Clinical, histopathological, and dermoscopic features of melanotic macules of the glans penis

Hiroki Furukawa1, Toshiyuki Ozawa1, Junko Sowa-Osako1, Hiroshi Sakai2, Takashi Hashimoto1, Daisuke Tsuruta1

1Department of Dermatology, Osaka City University Graduate School of Medicine, Osaka 545-8585, Japan, 2Department of Dermatology, Osaka Police Hospital, Osaka 543-0035, Japan

Corresponding author: Prof. Takashi Hashimoto, MD

Submission: 20.11.2020; Acceptance: 02.12.2020

DOI: 10.7241/ourd.20211.25

Cite this article: Furukawa H, Ozawa T, Sowa-Osako J, Sakai H, Hashimoto T, Tsuruta D. Clinical, histopathological, and dermoscopic features of melanotic macules of the glans penis. Our Dermatol Online. 2021;12(1):86-87.

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Melanotic macules of the glans penis are benign pigmented lesions that may clinically mimic melanomas [13]. Herein, we report a case of this condition with clinicopathological and dermoscopic findings.

A 37-year-old Japanese male presented himself with a five-year history of pigmented lesions on the glans penis. The patient underwent circumcision for the treatment of phimosis seven years ago but had no family history of melanoma.

A physical examination revealed serpiginous black and brown macules on the glans penis (Fig. 1a). Our differential diagnoses included melanotic macules, melanocytic nevus, pigmented lichen planus, and melanoma. A dermoscopic examination revealed multiple patterns, including a light brown structureless zone in the center with dark brown circles and dots and lines at the periphery (Fig. 1b). The lesion was generally globular and arranged asymmetrically. Sharp whitish lines were seen along the skin grooves, which excluded melanoma. A histopathological examination of a punch biopsy from the dark brown macule showed abundant melanin in basal keratinocytes without increase in melanocytes (Fig. 1c). There was no evidence of malignancy. Based on these features, the diagnosis of melanotic macules of the glans penis was reached.

Figure 1: Clinical, dermoscopic, and histopathological features in our case. (a) Clinical features on the glans penis. (b) Dermoscopic findings. (c) Histopathological features (H&E, 400×).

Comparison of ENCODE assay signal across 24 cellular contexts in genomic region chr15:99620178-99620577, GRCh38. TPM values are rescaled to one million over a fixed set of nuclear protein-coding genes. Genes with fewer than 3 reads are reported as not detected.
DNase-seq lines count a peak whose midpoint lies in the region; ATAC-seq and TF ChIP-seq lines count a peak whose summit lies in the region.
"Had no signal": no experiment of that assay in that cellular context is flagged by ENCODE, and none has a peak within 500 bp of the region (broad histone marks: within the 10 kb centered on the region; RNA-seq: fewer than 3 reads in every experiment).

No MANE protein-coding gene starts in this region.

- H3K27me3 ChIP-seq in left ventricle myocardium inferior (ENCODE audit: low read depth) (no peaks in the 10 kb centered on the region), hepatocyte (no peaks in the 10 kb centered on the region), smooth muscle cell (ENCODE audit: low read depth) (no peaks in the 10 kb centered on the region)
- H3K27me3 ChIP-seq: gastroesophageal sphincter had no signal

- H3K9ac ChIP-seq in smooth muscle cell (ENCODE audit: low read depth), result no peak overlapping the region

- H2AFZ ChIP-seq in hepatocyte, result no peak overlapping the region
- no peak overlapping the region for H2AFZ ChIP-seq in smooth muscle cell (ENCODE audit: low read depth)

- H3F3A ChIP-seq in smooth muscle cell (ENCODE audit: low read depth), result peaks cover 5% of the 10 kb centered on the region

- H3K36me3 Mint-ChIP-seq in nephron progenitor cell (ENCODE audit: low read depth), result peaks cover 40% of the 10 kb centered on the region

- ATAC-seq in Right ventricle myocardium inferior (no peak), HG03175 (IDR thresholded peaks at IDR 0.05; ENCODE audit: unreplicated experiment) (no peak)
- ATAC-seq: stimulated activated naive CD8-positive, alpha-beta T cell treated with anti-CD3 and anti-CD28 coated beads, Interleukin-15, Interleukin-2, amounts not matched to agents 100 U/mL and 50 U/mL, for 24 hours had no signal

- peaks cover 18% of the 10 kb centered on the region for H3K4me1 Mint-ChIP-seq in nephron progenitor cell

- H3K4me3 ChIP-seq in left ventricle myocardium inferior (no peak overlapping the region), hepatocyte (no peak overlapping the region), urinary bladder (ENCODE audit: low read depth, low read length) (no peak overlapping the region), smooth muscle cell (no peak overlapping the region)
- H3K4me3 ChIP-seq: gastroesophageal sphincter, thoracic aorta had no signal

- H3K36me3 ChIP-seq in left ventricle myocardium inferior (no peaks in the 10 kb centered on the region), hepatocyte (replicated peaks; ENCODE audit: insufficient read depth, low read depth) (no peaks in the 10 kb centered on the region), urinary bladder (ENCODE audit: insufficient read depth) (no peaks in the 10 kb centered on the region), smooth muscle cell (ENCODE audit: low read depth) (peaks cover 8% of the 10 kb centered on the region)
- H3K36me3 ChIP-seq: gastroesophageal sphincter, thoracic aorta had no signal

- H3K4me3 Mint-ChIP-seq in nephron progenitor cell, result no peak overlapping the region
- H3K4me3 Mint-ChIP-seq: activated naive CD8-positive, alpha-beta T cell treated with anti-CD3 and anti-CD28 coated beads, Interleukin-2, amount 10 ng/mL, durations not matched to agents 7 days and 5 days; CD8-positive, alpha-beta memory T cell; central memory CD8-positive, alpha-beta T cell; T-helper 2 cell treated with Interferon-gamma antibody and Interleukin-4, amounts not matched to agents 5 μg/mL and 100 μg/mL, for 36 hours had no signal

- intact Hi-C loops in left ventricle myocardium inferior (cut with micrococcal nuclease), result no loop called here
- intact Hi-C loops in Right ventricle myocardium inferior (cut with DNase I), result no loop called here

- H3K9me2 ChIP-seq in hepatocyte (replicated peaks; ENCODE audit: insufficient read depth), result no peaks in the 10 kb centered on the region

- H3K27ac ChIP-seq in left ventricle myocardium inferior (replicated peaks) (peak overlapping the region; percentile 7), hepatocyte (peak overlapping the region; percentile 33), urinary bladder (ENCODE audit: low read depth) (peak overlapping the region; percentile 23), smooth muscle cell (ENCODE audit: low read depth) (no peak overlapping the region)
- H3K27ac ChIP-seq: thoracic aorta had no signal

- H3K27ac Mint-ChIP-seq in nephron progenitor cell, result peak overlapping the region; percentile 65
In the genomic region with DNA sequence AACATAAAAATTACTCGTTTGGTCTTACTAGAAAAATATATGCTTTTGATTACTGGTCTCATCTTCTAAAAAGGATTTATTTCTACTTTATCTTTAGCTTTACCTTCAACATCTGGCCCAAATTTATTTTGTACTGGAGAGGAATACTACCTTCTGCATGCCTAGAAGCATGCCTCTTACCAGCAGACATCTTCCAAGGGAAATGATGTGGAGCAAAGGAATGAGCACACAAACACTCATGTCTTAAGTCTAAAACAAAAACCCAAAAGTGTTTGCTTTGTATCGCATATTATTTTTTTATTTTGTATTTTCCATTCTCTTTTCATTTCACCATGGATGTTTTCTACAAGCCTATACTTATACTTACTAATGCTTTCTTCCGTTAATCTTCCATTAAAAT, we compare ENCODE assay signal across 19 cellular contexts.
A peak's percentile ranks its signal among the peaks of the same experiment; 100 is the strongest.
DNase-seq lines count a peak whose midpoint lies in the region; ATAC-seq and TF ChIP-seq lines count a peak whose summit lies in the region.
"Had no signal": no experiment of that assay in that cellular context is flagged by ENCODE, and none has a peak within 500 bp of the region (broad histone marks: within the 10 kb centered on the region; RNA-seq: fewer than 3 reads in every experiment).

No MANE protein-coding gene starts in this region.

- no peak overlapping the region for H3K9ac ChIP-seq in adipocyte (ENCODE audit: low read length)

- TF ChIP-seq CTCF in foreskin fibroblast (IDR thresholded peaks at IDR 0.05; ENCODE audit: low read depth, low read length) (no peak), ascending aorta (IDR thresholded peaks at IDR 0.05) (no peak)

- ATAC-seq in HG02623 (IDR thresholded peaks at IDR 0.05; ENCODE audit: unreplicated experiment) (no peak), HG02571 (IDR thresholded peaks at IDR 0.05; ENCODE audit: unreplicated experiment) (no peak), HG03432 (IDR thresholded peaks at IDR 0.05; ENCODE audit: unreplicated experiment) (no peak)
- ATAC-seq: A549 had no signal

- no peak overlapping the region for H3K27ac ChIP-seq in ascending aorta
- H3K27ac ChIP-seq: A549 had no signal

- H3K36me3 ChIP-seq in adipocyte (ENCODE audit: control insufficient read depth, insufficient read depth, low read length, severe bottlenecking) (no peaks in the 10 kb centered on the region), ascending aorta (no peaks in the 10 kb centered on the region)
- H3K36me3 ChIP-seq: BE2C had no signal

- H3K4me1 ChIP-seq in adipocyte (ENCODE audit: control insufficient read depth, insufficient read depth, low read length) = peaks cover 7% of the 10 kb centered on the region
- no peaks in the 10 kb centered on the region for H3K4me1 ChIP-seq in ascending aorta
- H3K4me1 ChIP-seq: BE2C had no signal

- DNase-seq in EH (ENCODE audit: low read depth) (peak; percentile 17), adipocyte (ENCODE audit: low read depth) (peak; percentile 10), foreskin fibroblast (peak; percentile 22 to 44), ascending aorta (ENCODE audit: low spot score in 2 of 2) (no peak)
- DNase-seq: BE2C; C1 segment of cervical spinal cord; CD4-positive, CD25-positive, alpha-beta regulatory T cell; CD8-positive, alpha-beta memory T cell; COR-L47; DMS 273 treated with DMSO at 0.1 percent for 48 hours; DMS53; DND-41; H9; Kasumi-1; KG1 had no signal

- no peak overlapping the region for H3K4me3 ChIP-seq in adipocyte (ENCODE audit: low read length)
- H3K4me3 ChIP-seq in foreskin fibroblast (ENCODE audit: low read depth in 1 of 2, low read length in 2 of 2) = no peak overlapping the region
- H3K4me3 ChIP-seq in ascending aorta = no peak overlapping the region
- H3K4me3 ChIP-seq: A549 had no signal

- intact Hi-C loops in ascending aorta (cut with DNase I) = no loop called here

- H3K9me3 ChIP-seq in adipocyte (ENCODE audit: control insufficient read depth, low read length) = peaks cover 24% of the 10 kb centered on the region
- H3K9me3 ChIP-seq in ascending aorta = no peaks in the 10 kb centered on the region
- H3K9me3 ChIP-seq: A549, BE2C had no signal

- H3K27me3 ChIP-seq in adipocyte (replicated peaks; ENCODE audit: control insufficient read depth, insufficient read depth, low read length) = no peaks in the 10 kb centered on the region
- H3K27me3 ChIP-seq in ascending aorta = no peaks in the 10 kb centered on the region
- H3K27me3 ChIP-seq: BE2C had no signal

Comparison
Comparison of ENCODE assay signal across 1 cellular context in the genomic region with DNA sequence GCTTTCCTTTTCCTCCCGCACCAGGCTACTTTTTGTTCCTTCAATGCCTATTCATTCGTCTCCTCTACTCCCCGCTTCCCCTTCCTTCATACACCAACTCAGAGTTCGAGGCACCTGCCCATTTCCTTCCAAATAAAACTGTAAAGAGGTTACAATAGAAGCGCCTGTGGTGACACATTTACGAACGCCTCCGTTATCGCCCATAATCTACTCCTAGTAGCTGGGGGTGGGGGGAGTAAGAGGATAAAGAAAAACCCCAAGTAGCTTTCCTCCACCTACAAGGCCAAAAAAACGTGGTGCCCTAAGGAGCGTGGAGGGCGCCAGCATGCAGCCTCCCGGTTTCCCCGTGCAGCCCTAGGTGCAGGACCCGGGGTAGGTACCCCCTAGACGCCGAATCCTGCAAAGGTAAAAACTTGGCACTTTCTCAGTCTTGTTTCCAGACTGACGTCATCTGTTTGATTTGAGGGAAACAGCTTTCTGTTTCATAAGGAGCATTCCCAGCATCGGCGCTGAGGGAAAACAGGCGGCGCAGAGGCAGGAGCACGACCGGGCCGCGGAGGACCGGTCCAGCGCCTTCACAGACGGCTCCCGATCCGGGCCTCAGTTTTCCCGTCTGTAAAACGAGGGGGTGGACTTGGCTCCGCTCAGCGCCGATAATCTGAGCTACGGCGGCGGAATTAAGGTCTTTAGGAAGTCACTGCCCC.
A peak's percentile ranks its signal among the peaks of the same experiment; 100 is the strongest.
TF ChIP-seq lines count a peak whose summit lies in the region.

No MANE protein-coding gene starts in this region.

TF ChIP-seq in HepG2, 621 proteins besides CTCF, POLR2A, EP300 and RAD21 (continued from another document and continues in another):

Dermoscopy is a useful method for the accurate diagnosis of pigmented skin lesions, particularly melanomas [1]. The number-needed-to-excise (NNE) value is calculated by dividing the total number of lesions excised by the number of malignant melanomas. A study of over 300,000 cases of melanomas and melanocytic nevi demonstrated that NNEs were significantly lower in “specialized clinical settings” than in “non-specialized settings,” and improved over time only in “specialized clinical settings”—which might have been contributed to by more frequent use of dermoscopy [2].

Pigmented lesions of the genital region are relatively uncommon [13]. Particularly, there have been only a few dermoscopic studies of pigmented genital lesions in males [4], whereas vulvar melanotic macules have been more frequently studied with dermoscopy [5]. Cengiz et al. reported that melanosis was the most common pigmented lesion in the genital region, and that the glans penis was the most frequent location for pigmented lesions in males [4]. Half of the cases of melanosis of the genital region had multifocal lesions, of which approximately 70% showed two to three colors and half showed a globular pattern [4].

Our patient had a multifocal two-colored pigmented lesion with a globular pattern, which is considered a common dermoscopic feature of melanotic macules of the glans penis.

In conclusion, dermoscopy is a useful technique for the differentiation of melanotic macules of the glans penis from other pigmented lesions in the genital region.


We would like to thank Dr. Libby Cone for the critical reading of the manuscript.


The examination of the patient was conducted according to the principles of the Declaration of Helsinki.

The authors certify that they have obtained all appropriate patient consent forms, in which the patients gave their consent for images and other clinical information to be included in the journal. The patients understand that their names and initials will not be published and due effort will be made to conceal their identity, but that anonymity cannot be guaranteed.


1. Soyer HP, Argenziano G, Chimenti S, Ruocco V. Dermoscopy of pigmented skin lesions. Eur J Dermatol. 2001;11:270-6;quiz 277.

2. Argenziano G, Cerroni L, Zalaudek I, Staibano S, Hofmann-Wellenhof R, Arpaia N, et al. Accuracy in melanoma detection:A 10-year multicenter survey. J Am Acad Dermatol. 2012;67:54-9.

3. Betti R, Menni S, Crosti C. Melanoma of the glans penis. Eur J Dermatol. 2005;15:113-5.

4. Cengiz FP, Emiroglu N, Wellenhof RH. Dermoscopic and clinical features of pigmented skin lesions of the genital area. An Bras Dermatol. 2015;90:178-83.

5. Ronger-Savle S, Julien V, Duru G, Raudrant D, Dalle S, Thomas L. Features of pigmented vulval lesions on dermoscopy. Br J Dermatol. 2011;164:54-61.


Source of Support: Nil.

Conflict of Interest: None declared.

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